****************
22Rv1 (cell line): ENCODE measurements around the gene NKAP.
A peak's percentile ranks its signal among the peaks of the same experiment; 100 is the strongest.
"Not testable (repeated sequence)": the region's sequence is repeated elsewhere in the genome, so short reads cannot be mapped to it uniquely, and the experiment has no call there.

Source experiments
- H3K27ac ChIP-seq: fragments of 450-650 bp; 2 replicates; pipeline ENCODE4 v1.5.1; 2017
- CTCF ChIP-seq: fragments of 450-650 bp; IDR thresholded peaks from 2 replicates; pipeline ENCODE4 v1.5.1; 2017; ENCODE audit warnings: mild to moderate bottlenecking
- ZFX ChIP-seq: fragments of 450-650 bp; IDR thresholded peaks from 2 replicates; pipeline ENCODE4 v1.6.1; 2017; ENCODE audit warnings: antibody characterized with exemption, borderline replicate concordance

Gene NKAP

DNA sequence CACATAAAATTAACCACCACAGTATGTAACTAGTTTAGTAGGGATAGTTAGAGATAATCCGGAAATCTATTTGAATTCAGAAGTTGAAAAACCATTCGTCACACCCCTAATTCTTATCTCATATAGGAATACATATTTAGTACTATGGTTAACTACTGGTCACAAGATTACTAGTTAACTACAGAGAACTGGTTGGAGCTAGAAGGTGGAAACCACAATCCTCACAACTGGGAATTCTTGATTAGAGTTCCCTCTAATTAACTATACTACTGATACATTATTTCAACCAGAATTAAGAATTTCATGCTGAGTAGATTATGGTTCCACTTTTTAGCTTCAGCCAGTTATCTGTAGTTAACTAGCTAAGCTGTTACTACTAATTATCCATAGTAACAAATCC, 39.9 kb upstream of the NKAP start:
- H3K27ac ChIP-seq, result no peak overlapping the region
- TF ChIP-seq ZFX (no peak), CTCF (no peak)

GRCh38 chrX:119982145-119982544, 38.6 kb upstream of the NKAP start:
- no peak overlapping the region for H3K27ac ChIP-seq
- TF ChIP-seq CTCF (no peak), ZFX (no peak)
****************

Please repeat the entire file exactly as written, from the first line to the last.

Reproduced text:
22Rv1 (cell line): ENCODE measurements around the gene NKAP.
A peak's percentile ranks its signal among the peaks of the same experiment; 100 is the strongest.
"Not testable (repeated sequence)": the region's sequence is repeated elsewhere in the genome, so short reads cannot be mapped to it uniquely, and the experiment has no call there.

Source experiments
- H3K27ac ChIP-seq: fragments of 450-650 bp; 2 replicates; pipeline ENCODE4 v1.5.1; 2017
- CTCF ChIP-seq: fragments of 450-650 bp; IDR thresholded peaks from 2 replicates; pipeline ENCODE4 v1.5.1; 2017; ENCODE audit warnings: mild to moderate bottlenecking
- ZFX ChIP-seq: fragments of 450-650 bp; IDR thresholded peaks from 2 replicates; pipeline ENCODE4 v1.6.1; 2017; ENCODE audit warnings: antibody characterized with exemption, borderline replicate concordance

Gene NKAP

DNA sequence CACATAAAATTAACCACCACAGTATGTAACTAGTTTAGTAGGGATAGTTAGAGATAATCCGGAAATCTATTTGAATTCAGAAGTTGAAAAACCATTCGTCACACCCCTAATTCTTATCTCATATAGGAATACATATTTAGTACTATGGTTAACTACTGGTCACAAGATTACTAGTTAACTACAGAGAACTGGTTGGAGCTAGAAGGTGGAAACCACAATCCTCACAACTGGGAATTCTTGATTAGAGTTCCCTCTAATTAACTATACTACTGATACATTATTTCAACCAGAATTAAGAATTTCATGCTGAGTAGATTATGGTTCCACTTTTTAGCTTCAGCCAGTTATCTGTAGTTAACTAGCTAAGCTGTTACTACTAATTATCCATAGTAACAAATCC, 39.9 kb upstream of the NKAP start:
- H3K27ac ChIP-seq, result no peak overlapping the region
- TF ChIP-seq ZFX (no peak), CTCF (no peak)

GRCh38 chrX:119982145-119982544, 38.6 kb upstream of the NKAP start:
- no peak overlapping the region for H3K27ac ChIP-seq
- TF ChIP-seq CTCF (no peak), ZFX (no peak)